The following is the text of a talk given by Jorge Soberon, Cuba’s Consul General in Toronto, Canada, to a meeting of food sovereignty sponsored by the Venezuela We Are With You Coalition (CVEC).
As a sovereign country, Cuba is working to develop its food industry and reduce dependence on food imports.
Cuba is working to ensure an adequate level of food to more than 11 million inhabitants. In Cuba no one is helpless or dying of hunger. There are special programs to ensure food for the most vulnerable segments of the population.
To achieve this goal, Cuba faces high world market prices and the growing negative effects of climate change and the policy of the United States.
Food imports from the United States continue to be affected by insecurity. They are subject to strict supervision and licensing for export and transportation of agricultural products to our country. Moreover, Cuba has no access to the technologies available in the United States or to credit from that country.
The Cuban government has identified food production as a major task and a matter of utmost national security. More than half of the agricultural land in Cuba is held by non-governmental organizations.
Due to the demise of the Soviet Union and the strengthening of the blockade of the United States during the 90s, Cuba faced an economic crisis that forced us to seek solutions to our national food production.
Thus the urban agriculture in Cuba, a country where 75% of its population lives in urban areas, but an important part comes from the countryside and has farming culture.
Urban agriculture is carried out throughout the country and is planned taking into account the number of inhabitants of each town or city. The organic matter that is used and the biological controls in place makes it possible to preserve the fertility of the soil. The available area is used to produce food in an intensive manner. Science and technology are applied, maintaining a supply of fresh products, all with the goal of obtaining a balanced production of agricultural products.
Urban agriculture is an important source of income, due to the demand of the popular market, the workplaces, and special places that exist to take care of vulnerable populations. The high educational level of the people facilitates the rapid assimilation of new techniques and technologies. Urban agriculture constitutes a major source of urban nutrition, contributes to the elimination of urban rubbish dumps and constitutes an important source of employment. Hundreds of thousands of Cubans have jobs in urban agriculture. In Cuba, urban agriculture is supported by seed houses and agricultural centres of production of organic matter.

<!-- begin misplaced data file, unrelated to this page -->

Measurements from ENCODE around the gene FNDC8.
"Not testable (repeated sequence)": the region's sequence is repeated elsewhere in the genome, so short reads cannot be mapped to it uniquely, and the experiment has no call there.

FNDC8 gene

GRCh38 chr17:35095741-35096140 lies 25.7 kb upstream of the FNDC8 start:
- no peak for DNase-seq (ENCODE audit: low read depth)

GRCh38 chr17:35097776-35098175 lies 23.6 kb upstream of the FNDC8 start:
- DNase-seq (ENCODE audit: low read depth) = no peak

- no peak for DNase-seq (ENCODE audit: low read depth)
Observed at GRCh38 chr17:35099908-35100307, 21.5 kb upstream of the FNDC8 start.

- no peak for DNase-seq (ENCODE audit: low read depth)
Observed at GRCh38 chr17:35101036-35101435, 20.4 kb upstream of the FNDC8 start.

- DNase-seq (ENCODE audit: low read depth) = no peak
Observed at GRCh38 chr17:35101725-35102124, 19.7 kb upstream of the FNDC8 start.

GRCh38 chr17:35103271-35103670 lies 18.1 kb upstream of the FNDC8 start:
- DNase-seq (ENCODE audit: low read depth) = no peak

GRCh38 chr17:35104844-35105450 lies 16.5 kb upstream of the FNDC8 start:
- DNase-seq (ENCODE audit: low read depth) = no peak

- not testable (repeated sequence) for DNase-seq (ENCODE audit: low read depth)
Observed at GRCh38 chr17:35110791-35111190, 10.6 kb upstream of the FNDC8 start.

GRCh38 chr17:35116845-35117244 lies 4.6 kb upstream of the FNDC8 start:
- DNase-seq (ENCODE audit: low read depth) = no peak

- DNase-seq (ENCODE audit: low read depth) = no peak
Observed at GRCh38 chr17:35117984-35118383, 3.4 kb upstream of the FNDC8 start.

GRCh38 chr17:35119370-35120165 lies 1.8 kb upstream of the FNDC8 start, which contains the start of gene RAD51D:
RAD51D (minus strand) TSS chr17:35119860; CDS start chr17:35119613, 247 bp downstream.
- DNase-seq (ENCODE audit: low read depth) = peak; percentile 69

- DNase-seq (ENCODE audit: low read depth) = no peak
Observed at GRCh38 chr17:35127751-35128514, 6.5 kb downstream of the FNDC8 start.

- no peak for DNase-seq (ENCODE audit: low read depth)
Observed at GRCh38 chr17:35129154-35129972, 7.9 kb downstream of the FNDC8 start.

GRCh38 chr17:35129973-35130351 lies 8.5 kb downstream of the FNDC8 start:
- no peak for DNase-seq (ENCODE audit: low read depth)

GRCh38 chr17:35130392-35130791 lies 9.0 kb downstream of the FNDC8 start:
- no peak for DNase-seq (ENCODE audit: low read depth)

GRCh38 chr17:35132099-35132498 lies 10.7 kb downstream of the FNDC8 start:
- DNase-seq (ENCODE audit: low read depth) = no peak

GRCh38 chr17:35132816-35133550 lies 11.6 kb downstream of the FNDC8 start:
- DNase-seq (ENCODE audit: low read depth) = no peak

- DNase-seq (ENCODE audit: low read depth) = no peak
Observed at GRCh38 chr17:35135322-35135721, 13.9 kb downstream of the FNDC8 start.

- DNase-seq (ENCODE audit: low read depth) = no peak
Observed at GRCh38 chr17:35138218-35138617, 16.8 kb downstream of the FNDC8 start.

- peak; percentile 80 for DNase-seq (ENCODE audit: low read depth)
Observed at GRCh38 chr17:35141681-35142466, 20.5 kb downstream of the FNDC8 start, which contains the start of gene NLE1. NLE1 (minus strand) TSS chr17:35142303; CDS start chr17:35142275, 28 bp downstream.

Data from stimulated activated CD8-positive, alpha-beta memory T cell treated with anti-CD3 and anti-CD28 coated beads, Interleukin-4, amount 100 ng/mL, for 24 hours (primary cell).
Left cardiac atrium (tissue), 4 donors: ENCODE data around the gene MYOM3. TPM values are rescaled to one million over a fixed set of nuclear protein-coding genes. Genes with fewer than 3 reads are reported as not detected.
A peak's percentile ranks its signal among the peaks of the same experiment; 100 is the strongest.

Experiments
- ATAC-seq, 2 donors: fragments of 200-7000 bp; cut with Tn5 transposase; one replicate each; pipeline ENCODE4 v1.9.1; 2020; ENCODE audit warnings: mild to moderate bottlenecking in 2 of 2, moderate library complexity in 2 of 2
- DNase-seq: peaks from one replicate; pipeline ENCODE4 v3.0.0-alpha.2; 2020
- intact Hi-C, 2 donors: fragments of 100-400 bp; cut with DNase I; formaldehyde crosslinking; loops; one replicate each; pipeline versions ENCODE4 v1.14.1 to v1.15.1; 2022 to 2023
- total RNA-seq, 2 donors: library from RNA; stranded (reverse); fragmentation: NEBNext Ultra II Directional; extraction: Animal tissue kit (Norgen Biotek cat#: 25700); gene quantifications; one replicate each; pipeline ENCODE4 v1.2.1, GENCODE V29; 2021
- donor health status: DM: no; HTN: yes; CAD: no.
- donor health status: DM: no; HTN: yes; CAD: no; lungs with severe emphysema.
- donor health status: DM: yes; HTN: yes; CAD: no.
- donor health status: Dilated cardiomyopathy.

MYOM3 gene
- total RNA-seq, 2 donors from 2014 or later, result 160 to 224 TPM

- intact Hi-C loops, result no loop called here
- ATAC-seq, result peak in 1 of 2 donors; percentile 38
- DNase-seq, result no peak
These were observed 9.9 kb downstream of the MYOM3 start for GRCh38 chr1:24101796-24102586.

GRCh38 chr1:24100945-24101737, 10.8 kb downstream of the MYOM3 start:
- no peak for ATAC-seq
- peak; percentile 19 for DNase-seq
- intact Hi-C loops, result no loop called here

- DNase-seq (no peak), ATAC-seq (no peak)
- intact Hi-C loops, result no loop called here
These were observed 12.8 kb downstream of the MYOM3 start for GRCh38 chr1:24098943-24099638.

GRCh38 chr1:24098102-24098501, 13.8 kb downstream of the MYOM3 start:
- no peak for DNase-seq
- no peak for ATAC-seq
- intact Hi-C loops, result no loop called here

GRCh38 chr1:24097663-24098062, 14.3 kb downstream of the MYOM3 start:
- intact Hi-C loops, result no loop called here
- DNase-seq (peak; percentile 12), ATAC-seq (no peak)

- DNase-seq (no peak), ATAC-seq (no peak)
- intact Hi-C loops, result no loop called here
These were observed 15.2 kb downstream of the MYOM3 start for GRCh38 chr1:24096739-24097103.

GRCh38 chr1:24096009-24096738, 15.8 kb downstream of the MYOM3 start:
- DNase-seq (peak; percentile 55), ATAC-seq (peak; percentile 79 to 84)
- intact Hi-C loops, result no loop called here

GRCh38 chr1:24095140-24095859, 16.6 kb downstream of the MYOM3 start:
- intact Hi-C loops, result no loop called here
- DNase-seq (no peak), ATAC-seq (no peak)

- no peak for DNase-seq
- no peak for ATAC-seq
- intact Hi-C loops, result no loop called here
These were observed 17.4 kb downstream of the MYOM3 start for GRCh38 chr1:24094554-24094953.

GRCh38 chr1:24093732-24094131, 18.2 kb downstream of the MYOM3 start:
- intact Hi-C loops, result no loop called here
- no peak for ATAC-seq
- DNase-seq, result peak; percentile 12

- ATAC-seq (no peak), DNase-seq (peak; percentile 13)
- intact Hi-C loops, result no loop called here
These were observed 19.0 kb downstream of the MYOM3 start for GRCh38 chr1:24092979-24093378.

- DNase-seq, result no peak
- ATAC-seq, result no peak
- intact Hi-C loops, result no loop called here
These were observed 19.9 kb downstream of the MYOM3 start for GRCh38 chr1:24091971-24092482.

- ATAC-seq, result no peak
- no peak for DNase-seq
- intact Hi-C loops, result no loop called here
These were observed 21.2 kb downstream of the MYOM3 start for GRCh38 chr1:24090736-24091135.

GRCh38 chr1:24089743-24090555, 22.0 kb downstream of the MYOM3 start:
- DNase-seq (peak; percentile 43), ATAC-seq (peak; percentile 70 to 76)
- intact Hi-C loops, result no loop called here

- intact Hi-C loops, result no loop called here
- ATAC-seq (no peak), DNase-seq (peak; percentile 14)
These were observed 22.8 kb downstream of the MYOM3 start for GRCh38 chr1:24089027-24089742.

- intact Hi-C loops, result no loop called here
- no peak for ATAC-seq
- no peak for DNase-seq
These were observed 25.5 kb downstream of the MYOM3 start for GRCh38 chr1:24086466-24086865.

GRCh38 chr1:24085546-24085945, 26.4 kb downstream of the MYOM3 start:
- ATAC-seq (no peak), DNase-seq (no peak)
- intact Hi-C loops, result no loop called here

Foods obtained through urban agriculture constitute an important amount of the total consumed by the population in cities, in addition to other options like imported food or food guaranteed by the state.
The system of urban agriculture in Cuba produced more than 1.4 million tons of food in 2008, in more than nine thousand hectares located in all municipalities. In 10 years, vegetable production increased six times over.
Three factors have been crucial to their advancement: Training of the workforce. The system of payment to workers by the end results of labour. Systematic evaluation of the results.
Urban agriculture is one of the best alternatives for the restoration of food production after the passage of hurricanes, allowing the recovery of agricultural production in few months.
Among the recent steps taken to further develop agricultural production is the distribution of vacant land for its use, for those that can produce food. At present, Cuba is modernizing its food industry to increase the ability to process and preserve agricultural products.
The development of agriculture in Cuba receives strong support from the state. The actions taken contribute to food security and adequate nutrition. The goal is not only to produce food, but also to make it affordable and accessible to the population. The habit of consuming vegetables has grown and generates jobs and income, product prices are competitive and urban agriculture has improved hygiene and sanitation of the cities by developing agriculture in areas that are abandoned.
In addition, the Bolivarian Alternative for the Americas (ALBA: Bolivia, Cuba, Dominica, Honduras, Nicaragua and Venezuela) is a tool for agricultural and rural development of nations of the region and aims to ensure access to fair and stable prices of basic foods through cooperation on food sovereignty and security.
Cuba will continue to work and cooperate with other countries to ensure the solution of dietary and nutritional needs for all its people, protecting and enhancing thereby the living standards of the Cuban people and other peoples and promoting national initiatives to ensure our sovereignty and independence in food production and distribution.
[Thanks for this to Suzanne Weiss of CVEC.]